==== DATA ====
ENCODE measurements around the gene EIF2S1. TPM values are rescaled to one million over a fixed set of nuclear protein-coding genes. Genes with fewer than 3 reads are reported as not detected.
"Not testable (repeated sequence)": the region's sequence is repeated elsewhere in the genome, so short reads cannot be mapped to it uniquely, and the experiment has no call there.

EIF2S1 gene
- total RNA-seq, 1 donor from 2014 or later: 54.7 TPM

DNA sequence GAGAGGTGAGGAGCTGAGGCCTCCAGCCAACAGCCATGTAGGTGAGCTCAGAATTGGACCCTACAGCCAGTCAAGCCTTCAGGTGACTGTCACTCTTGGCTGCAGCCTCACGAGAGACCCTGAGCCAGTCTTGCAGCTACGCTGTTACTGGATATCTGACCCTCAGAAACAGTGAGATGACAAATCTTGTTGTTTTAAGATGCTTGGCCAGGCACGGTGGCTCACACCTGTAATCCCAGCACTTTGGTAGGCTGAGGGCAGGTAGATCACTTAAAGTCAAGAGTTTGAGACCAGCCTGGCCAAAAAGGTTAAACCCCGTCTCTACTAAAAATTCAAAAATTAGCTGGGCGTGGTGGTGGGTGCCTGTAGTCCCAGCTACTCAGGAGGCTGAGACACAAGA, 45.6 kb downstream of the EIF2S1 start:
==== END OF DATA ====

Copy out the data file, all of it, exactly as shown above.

ENCODE measurements around the gene EIF2S1. TPM values are rescaled to one million over a fixed set of nuclear protein-coding genes. Genes with fewer than 3 reads are reported as not detected.
"Not testable (repeated sequence)": the region's sequence is repeated elsewhere in the genome, so short reads cannot be mapped to it uniquely, and the experiment has no call there.

EIF2S1 gene
- total RNA-seq, 1 donor from 2014 or later: 54.7 TPM

DNA sequence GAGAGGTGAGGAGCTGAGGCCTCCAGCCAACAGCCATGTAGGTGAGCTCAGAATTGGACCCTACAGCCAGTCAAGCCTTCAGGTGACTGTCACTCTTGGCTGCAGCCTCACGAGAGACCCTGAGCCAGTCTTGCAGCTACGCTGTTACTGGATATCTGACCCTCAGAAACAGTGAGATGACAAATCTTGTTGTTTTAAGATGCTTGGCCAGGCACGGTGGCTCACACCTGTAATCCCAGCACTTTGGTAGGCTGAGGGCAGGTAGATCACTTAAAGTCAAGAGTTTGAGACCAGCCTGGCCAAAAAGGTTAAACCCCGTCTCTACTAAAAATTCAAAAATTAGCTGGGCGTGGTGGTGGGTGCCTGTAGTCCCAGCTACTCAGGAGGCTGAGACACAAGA, 45.6 kb downstream of the EIF2S1 start: